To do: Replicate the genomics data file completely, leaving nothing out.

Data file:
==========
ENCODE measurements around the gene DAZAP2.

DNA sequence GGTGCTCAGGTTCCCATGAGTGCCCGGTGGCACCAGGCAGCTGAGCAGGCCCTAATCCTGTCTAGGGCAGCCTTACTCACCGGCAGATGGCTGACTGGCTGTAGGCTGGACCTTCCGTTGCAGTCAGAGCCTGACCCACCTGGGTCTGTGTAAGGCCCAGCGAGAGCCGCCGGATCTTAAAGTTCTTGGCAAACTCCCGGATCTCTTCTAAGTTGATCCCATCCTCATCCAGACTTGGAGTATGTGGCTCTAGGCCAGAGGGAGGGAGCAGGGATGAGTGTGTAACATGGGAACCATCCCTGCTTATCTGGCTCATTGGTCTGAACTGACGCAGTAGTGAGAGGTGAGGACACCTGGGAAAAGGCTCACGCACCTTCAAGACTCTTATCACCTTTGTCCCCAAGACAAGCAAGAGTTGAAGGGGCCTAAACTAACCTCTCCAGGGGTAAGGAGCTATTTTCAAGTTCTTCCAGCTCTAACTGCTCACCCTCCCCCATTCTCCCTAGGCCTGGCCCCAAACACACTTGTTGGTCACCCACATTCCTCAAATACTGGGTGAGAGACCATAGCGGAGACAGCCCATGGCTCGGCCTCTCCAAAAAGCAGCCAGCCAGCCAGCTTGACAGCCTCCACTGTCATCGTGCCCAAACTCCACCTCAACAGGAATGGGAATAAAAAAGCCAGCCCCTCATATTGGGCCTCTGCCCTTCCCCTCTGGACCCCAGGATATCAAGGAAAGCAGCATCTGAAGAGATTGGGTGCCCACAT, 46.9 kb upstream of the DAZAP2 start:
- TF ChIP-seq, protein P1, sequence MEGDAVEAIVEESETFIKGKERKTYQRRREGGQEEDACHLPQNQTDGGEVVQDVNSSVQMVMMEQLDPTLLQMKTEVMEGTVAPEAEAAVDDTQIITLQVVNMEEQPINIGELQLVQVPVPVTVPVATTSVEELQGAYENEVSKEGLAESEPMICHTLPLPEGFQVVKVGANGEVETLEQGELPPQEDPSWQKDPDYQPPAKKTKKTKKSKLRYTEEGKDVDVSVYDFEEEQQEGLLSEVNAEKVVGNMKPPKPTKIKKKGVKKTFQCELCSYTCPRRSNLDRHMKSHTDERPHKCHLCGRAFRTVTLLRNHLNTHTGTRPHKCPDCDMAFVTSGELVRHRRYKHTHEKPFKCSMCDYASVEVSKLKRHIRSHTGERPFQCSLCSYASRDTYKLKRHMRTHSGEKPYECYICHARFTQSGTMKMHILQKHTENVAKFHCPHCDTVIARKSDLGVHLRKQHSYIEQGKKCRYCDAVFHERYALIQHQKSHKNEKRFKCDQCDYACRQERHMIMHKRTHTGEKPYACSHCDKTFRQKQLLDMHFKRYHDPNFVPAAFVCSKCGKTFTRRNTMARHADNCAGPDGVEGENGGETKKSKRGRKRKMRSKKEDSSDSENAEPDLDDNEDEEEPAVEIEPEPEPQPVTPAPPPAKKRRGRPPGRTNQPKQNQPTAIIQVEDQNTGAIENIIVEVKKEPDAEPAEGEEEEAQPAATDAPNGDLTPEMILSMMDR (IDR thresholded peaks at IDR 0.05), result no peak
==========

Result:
ENCODE measurements around the gene DAZAP2.

DNA sequence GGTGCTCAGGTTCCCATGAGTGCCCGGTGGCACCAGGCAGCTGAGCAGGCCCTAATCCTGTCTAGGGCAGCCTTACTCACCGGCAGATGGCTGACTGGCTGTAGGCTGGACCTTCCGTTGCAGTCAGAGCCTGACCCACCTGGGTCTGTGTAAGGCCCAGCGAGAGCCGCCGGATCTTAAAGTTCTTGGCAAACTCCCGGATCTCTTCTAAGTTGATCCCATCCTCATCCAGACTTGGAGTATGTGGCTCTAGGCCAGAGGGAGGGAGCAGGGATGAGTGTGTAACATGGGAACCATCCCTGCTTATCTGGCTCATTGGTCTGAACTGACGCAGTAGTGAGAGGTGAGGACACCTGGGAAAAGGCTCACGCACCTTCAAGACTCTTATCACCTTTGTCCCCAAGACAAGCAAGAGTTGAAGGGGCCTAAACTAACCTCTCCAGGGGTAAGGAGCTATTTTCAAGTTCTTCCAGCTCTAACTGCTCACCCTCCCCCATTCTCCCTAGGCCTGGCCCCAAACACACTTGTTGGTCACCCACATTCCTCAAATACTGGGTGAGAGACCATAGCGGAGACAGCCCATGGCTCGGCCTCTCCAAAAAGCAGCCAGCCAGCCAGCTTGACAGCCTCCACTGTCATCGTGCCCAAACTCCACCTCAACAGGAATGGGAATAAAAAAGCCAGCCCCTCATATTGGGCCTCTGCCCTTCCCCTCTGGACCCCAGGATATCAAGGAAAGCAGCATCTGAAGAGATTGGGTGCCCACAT, 46.9 kb upstream of the DAZAP2 start:
- TF ChIP-seq, protein P1, sequence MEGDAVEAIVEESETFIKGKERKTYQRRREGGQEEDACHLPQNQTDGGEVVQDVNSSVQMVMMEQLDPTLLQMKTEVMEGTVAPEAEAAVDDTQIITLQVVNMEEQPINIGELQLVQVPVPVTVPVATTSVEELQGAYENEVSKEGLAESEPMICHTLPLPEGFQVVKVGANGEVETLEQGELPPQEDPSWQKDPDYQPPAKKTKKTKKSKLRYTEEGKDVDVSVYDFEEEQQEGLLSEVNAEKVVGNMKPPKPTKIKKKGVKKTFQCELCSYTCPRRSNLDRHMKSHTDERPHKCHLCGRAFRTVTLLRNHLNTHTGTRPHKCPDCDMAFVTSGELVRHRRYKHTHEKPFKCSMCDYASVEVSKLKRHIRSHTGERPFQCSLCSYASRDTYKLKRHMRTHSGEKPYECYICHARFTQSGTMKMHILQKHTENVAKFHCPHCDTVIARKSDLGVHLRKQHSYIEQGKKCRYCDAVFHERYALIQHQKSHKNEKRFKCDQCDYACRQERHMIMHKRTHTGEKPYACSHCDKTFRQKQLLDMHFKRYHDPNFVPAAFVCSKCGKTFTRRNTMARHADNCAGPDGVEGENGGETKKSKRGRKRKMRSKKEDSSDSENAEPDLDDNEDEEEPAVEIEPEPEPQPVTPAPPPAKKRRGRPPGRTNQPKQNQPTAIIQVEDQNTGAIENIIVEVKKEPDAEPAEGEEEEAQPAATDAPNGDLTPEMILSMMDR (IDR thresholded peaks at IDR 0.05), result no peak